CloudTrail delivers an important subset of governance and auditing monitoring capabilities related to AWS accounts. In essence, these web-based tools center on round-the-clock visibility and logging of any user or service activity related to API usage, including actions taken via any management console or the command line ecosystem.
Finally, trust your developers and quality assurance (QA) teams, but verify their interactions with the environment. Assume there is no room for user activity where automated processes and systems have been established.
Facilitate observability but alert judiciously—security teams are overburdened with business-critical infrastructure and alerts from test environments may easily fly under the radar (or be utterly ignored), even if these constitute early warning signs of more serious events to come.
How to find dev environments within your online infrastructure
Finding dev environments in your organization, when you have several projects and domains running at the same time, can be a tricky challenge.
Luckily here at SecurityTrails we have developed the perfect Attack Surface Reduction tool to quickly help you find any dev and testing subdomains in just a few seconds. Let’s see it in action:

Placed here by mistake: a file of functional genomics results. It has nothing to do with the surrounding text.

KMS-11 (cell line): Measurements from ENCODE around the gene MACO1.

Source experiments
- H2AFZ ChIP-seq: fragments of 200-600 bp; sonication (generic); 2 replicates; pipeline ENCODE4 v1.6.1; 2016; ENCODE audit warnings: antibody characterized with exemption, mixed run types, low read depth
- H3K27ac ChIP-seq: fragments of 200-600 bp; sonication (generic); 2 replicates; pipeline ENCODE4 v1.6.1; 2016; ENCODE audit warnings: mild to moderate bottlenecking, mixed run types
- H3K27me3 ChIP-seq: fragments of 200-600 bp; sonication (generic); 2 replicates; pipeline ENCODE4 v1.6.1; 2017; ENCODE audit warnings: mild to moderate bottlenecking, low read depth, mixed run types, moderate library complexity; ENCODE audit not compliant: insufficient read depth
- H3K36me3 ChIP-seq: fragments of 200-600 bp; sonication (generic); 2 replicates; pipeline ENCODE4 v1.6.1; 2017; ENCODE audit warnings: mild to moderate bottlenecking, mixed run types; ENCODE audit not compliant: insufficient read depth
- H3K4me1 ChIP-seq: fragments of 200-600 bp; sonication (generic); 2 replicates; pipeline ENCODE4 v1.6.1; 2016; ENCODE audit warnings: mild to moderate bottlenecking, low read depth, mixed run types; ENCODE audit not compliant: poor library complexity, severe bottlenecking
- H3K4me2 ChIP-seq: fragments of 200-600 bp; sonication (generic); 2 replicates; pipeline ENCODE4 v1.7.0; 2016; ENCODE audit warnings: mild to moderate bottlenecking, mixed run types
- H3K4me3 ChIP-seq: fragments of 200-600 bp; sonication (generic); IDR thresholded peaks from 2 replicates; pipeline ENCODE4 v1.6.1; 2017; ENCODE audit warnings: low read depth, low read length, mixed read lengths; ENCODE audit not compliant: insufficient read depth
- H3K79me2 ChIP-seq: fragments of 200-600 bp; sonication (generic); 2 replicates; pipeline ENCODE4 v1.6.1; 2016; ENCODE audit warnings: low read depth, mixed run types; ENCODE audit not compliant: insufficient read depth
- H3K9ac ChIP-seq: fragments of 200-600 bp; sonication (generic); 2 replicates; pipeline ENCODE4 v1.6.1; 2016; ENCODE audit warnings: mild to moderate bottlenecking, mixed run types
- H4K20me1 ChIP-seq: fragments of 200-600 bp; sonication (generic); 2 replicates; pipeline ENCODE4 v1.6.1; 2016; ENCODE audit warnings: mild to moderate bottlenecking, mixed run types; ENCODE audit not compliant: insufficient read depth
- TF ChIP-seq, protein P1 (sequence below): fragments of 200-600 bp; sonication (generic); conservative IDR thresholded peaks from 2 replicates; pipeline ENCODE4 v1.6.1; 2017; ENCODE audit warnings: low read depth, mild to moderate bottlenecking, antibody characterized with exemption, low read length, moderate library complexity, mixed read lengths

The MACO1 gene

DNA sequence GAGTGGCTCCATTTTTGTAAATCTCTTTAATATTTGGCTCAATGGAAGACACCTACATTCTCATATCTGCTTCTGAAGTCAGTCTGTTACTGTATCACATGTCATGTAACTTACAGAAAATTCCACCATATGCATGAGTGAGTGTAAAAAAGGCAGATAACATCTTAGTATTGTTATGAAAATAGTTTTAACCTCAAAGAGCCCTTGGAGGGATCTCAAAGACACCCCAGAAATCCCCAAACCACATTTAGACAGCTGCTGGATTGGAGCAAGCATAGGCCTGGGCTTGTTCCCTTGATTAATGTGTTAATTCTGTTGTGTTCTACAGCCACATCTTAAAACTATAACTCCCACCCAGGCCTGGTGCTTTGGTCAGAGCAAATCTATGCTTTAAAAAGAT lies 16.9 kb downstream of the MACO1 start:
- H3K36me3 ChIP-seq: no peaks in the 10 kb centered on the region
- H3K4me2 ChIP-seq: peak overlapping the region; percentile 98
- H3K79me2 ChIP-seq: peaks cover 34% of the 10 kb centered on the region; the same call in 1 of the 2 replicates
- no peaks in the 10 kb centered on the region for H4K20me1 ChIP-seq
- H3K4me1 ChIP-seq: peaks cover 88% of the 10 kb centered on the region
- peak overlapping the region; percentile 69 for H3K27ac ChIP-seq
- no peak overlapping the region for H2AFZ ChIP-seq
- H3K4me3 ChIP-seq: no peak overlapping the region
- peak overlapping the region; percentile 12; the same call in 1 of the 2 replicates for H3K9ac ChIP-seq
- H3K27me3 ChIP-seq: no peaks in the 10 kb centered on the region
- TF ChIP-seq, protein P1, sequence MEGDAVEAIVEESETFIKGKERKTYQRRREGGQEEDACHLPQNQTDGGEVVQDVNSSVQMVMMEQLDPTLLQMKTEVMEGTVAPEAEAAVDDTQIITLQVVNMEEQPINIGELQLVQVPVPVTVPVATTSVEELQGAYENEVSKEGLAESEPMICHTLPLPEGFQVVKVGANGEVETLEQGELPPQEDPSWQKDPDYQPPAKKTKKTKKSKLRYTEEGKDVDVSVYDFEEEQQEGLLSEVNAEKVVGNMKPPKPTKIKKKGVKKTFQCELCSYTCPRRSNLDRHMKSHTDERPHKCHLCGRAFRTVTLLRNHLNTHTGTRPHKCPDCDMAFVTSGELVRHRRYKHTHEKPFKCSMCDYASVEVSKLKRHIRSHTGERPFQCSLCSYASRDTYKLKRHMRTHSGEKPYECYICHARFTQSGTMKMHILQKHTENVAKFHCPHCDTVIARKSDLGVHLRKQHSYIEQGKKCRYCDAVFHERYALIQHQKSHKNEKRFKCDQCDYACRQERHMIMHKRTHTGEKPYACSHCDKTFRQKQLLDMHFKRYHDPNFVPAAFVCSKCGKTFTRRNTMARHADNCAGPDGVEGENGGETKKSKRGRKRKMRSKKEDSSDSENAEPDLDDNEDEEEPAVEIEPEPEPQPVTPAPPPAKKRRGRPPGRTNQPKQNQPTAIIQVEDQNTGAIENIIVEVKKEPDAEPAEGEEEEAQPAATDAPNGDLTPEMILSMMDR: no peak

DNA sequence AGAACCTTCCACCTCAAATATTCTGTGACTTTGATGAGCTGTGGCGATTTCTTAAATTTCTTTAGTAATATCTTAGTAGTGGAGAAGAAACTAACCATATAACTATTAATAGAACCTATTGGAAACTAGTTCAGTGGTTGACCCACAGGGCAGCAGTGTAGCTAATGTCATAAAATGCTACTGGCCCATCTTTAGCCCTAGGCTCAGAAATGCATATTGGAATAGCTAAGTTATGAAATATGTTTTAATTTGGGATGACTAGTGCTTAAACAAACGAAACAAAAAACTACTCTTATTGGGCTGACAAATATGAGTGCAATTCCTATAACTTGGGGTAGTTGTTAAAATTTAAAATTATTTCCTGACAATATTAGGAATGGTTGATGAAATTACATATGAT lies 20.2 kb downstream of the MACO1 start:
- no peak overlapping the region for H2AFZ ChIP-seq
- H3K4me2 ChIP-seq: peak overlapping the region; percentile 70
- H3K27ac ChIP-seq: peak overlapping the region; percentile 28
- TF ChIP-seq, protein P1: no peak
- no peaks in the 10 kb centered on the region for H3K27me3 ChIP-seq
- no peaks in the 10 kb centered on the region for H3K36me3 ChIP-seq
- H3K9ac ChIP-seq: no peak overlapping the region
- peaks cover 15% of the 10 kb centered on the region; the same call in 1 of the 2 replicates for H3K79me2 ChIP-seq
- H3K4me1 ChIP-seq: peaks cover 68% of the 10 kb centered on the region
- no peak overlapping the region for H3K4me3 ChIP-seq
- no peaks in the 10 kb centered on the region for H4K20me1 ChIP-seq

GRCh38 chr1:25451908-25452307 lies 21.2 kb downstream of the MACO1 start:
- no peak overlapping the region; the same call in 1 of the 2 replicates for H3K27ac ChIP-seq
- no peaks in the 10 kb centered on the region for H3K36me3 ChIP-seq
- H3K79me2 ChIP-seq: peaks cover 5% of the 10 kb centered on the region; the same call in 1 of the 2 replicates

As you can see, finding dev and testing subdomains takes literally seconds, and brings you the full picture of everything you need to know to detect and take proper action over all these digital assets.
Know the Internet surface area of your organization REQUEST ACCESS TO ASR
Test environments demand more than the balcony view approach to the challenge of preserving the confidentiality and integrity of the highly-sensitive information they contain. While many organizations invest heavily on deploying cutting-edge security around their production assets, non-production environments represent a viable (if not more effective) alternative for attackers to leverage when these are left unprotected.
As an added measure, look for any credentials your developers may have inadvertently exposed when using public repositories and similar versioning control sites, as there are some important steps you need to follow before a potential leak manifests into a full-blown data breach. The next time your organization brings to the table its newest risk management strategy, don’t forget to mention these topics if you have a say in the matter. You’ll be glad you did.